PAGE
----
Steve Eighinger

The DH, the return of Ziva and why has Southside Johnny never reached superstardom?

By Herald-Whig
Posted: Oct. 1, 2019 12:01 am

Some random thoughts as we turn the page on another month ...

Since Major League Baseball's October-long postseason opens this week, I figured this is the perfect time to get something off my chest.

First of all, I fully realize some National League diehards will consider this close to blasphemy, but enough is enough. It's time to accept the designated hitter in the NL.

And don't even start with those tired arguments about "more strategy" that include such game changers as the "double switch." The DH has been in use in the American League since 1973, and for the exception of NL minor league teams, the rest of the world also employs the rule.

Personally, I would much rather see a DH like J.D. Martinez, David Ortiz or Frank Thomas swing a bat four times a game than some .095-hitting pitcher who might, on a good day, bloop a single to right field.

But I don't think my opinion -- or those of the staunchest National League fans -- will matter much longer. Baseball's current Collective Bargaining Agreement (CBA) expires after the 2021 season, and both MLB Commissioner Rob Manfred and the Major League Baseball Players Association are proponents of adding a universal DH for the 2022 season.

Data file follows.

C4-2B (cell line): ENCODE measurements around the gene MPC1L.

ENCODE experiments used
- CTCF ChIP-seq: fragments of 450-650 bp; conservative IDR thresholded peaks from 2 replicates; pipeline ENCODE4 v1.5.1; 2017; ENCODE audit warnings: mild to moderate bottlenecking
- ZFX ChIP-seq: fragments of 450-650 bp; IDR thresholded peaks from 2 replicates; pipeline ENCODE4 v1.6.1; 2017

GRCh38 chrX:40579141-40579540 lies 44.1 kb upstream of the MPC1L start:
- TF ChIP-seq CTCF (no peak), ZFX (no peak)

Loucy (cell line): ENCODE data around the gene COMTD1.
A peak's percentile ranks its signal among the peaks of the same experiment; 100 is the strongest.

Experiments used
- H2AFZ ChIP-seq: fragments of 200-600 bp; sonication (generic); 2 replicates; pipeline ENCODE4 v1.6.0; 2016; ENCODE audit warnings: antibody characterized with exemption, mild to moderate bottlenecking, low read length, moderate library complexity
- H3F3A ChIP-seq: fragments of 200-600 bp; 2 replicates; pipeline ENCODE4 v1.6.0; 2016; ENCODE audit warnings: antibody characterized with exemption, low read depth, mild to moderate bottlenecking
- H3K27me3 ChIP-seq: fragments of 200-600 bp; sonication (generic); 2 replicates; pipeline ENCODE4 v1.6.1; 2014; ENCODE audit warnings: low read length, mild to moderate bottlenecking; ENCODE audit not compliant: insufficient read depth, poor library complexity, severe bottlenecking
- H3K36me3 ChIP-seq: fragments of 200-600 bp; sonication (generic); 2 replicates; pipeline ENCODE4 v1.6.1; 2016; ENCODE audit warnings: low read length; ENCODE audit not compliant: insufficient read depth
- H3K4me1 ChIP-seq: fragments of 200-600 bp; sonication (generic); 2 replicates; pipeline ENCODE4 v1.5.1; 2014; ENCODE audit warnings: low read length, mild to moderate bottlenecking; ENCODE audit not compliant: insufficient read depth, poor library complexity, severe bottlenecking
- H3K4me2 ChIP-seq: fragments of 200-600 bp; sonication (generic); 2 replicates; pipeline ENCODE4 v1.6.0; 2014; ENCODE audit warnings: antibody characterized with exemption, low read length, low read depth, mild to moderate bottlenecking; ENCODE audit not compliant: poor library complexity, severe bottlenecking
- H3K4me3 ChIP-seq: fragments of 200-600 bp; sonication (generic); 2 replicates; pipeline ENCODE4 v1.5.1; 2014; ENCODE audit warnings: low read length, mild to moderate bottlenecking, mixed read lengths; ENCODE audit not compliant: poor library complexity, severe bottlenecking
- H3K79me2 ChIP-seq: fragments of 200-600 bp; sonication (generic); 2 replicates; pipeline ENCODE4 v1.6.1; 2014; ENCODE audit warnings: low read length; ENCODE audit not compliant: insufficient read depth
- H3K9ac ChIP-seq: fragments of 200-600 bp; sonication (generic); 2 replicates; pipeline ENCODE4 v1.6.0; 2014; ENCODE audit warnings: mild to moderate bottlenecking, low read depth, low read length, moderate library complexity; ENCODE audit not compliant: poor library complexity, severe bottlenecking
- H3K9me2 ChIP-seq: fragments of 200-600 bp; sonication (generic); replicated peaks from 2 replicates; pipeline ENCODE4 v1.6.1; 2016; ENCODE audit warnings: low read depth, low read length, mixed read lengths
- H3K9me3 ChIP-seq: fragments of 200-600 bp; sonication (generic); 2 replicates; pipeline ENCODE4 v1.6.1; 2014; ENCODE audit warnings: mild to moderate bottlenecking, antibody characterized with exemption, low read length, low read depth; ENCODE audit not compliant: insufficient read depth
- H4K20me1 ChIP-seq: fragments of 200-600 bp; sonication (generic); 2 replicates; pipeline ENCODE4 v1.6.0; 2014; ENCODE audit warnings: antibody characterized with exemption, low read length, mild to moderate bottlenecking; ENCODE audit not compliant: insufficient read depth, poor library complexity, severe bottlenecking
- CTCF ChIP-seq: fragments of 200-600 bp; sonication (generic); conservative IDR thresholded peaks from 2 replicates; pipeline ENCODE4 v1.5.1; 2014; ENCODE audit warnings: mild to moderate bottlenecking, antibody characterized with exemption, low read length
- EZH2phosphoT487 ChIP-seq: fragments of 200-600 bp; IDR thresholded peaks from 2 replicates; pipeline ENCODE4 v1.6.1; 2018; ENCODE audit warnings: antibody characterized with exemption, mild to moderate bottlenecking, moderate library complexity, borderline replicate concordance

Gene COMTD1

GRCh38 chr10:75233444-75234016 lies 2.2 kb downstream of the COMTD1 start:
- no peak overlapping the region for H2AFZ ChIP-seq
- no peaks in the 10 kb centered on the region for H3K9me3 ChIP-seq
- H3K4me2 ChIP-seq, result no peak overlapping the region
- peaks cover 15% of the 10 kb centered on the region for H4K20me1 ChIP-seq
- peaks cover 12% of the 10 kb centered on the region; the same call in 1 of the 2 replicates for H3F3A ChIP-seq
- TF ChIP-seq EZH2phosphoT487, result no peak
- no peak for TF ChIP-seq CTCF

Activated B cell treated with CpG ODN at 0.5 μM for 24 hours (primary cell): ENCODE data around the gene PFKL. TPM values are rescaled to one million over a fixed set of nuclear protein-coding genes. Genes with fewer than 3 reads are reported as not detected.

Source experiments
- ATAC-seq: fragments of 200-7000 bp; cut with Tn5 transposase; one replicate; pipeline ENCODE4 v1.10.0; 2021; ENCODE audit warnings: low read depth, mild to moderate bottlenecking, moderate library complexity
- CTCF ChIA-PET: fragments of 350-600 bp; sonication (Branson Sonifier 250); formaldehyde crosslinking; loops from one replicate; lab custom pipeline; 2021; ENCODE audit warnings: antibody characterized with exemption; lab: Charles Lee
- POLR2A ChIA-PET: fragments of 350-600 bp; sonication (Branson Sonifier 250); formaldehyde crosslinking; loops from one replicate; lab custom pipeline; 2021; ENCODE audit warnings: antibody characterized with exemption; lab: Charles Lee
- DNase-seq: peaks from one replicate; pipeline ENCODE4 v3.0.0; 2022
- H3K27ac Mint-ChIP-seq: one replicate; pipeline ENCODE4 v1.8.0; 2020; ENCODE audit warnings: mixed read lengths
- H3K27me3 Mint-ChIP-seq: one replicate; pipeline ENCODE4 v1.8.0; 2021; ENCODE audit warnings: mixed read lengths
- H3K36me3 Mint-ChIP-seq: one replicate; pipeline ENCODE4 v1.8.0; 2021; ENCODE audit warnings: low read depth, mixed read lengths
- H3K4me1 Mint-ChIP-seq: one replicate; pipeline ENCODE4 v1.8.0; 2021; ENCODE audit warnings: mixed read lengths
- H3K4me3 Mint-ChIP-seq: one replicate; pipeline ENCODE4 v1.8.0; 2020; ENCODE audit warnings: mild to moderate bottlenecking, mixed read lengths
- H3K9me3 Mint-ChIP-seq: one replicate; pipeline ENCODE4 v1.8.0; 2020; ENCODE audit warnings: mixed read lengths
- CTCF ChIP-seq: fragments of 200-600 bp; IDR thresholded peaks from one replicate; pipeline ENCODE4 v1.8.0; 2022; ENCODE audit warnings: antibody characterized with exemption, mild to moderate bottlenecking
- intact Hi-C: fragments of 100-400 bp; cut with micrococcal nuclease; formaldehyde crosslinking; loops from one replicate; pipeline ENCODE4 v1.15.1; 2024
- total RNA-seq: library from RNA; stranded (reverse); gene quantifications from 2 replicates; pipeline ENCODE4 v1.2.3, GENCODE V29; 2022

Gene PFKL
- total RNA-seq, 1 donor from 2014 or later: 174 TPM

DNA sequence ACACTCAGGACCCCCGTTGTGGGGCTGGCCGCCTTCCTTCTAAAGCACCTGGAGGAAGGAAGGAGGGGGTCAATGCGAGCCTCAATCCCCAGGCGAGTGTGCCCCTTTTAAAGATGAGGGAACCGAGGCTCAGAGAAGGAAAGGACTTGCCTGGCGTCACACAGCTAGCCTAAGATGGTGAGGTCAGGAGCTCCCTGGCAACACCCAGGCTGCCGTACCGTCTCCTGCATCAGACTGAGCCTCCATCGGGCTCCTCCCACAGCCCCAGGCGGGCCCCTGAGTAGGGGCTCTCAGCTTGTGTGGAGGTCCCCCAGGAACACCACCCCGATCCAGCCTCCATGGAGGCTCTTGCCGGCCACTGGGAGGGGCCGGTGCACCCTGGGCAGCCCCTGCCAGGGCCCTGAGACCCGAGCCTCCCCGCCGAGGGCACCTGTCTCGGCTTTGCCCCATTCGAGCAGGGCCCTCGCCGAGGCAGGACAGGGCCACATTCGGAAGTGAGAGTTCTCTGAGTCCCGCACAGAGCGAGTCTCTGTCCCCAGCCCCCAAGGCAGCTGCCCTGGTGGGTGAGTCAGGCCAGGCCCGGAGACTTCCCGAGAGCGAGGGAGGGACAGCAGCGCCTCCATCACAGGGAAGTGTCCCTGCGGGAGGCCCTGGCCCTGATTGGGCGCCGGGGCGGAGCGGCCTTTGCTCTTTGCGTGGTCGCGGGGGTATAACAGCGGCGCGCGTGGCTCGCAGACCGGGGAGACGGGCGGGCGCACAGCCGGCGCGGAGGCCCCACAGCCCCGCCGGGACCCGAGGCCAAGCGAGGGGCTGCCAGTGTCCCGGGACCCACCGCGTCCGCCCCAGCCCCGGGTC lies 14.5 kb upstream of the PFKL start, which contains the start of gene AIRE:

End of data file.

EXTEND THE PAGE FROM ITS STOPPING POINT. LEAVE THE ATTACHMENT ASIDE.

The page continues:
That sounds like there is a pretty good chance the last time any pitcher will be hitting -- and the term is used loosely -- will be in the final National League game of the 2021 season.

This is a great time of the year, for reasons other than the MLB playoffs and college football. The new television season is underway, and for me the highlight to date -- bar none -- was the return of Chilean-born actress Cote de Pablo as super agent Ziva David on the long-running CBS hit "NCIS."

Granted, de Pablo, 39, is only scheduled for four appearances this season, but maybe those will lay the foundation for a full-time return a year from now. She originally left "NCIS" in 2013.

Following her second appearance of the current season this week, de Pablo will back in December and January. After that? We can only hope.

For most of my adult music-loving life I've been a fan of Bruce Springsteen and the E Street Band, plus Southside Johnny and the Asbury Jukes. Ironically, both Bruce and Southside Johnny are now 70 years old, both are from New Jersey and, as fate would have it, are longtime friends.

While Springsteen evolved into the megastar he remains, Southside Johnny has always seemed to live on the periphery of superstardom. I could never figure that out. Their styles, and even their voices, are quite similar, and both have that east-coast "edge" about them.

While being perplexed about Springsteen and Southside Johnny, I found myself thinking back to the 1983 "Eddie and the Cruisers" movie, which I feel is the finest rock-themed film ever produced. Ironically, the music consultant for the movie was none other than Southside Johnny.

The movie was based on a novel by P. F. Kluge and built around -- you guessed it -- a New Jersey-based band.